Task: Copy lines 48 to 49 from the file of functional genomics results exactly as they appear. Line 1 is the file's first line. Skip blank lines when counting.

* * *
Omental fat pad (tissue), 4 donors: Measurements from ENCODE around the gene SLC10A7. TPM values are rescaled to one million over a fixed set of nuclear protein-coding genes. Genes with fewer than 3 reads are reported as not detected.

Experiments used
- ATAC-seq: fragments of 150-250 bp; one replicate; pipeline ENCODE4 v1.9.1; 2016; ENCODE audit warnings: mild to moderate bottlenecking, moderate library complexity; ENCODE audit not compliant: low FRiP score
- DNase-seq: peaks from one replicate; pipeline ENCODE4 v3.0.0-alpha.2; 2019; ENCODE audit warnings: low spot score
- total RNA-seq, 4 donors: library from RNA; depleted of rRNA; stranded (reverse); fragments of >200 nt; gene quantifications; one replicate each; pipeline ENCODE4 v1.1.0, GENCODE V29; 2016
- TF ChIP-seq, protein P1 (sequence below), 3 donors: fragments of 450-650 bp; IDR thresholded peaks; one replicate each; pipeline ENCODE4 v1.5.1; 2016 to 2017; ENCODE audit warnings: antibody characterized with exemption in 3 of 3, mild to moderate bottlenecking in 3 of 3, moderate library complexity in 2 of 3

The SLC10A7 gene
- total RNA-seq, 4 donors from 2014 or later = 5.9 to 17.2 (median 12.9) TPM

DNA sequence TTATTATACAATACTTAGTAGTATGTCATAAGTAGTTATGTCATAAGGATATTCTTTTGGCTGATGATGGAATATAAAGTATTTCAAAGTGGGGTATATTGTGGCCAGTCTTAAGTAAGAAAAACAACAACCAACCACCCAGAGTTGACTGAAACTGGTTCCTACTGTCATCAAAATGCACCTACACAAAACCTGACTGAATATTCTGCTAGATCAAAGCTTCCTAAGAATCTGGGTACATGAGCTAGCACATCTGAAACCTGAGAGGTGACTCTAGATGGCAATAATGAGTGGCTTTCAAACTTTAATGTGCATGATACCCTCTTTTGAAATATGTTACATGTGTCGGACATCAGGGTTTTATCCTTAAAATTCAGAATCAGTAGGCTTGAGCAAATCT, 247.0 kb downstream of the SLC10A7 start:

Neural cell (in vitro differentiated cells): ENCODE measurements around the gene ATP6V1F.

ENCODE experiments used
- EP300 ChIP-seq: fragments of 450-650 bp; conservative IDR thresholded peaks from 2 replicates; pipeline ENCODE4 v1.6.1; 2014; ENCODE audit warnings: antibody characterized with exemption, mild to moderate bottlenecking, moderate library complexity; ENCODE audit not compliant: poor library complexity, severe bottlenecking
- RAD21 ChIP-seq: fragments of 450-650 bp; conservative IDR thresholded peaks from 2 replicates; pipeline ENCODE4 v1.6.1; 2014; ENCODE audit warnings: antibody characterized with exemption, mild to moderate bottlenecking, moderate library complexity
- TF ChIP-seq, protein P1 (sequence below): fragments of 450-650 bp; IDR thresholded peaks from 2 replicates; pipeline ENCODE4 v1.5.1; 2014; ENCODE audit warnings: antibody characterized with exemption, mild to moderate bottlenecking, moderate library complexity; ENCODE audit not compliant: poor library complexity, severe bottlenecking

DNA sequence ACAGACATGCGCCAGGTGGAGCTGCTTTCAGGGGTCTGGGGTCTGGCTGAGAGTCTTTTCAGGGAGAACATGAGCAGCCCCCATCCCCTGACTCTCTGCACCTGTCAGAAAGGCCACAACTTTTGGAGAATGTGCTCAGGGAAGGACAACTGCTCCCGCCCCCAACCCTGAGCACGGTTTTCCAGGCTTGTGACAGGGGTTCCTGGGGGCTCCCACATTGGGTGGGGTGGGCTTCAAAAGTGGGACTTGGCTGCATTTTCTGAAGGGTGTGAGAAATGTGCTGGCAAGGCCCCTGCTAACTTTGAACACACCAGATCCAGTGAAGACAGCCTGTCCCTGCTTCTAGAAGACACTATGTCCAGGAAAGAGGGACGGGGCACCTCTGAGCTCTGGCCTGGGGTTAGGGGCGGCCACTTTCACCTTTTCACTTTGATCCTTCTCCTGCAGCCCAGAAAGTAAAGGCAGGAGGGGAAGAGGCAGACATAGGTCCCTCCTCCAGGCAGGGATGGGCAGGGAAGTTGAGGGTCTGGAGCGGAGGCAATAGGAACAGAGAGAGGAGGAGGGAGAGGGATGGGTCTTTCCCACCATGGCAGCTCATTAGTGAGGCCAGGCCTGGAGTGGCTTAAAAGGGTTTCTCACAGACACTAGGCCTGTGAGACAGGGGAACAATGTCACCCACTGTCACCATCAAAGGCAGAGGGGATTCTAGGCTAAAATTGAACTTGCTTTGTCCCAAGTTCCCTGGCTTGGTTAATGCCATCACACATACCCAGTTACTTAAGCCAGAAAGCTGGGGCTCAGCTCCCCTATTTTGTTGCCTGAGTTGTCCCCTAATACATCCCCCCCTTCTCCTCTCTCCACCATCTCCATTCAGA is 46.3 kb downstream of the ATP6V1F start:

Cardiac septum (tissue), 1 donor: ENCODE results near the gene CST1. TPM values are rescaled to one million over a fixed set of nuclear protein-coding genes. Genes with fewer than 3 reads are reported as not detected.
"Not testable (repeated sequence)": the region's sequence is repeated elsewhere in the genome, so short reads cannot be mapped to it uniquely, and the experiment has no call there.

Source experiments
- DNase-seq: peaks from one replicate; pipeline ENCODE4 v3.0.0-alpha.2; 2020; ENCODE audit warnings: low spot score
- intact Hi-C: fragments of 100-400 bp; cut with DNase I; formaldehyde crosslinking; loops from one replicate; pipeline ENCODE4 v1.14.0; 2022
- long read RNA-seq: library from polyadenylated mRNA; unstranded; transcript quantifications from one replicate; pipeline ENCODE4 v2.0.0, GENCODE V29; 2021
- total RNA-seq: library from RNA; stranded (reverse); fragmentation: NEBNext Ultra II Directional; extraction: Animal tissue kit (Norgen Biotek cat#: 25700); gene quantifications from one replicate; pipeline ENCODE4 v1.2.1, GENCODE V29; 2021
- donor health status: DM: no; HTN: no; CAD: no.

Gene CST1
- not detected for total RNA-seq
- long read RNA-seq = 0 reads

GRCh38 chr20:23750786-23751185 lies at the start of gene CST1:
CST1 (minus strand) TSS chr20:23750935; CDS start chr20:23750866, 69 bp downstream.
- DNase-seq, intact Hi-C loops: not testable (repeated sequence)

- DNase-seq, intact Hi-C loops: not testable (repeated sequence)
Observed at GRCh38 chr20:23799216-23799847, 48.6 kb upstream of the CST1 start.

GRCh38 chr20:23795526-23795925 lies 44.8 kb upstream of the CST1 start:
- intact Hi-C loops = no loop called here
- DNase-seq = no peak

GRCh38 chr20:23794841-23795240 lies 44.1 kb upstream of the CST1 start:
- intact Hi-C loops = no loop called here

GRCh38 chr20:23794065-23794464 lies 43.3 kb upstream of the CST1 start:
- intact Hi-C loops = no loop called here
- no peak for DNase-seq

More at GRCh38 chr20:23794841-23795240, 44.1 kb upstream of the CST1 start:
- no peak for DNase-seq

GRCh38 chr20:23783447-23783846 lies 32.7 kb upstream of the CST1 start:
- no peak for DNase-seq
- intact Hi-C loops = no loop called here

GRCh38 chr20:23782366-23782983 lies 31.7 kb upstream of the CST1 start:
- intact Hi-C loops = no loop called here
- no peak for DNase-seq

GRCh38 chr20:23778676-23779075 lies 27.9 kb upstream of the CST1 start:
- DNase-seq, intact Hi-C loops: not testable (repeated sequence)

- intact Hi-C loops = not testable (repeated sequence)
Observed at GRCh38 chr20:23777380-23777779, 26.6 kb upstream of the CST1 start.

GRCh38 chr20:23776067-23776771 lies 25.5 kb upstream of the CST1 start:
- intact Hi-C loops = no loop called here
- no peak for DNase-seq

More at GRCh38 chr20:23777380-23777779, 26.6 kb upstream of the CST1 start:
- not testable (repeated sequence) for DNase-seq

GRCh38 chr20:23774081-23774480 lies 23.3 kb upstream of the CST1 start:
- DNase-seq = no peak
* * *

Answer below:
GRCh38 chr20:23778676-23779075 lies 27.9 kb upstream of the CST1 start:
- DNase-seq, intact Hi-C loops: not testable (repeated sequence)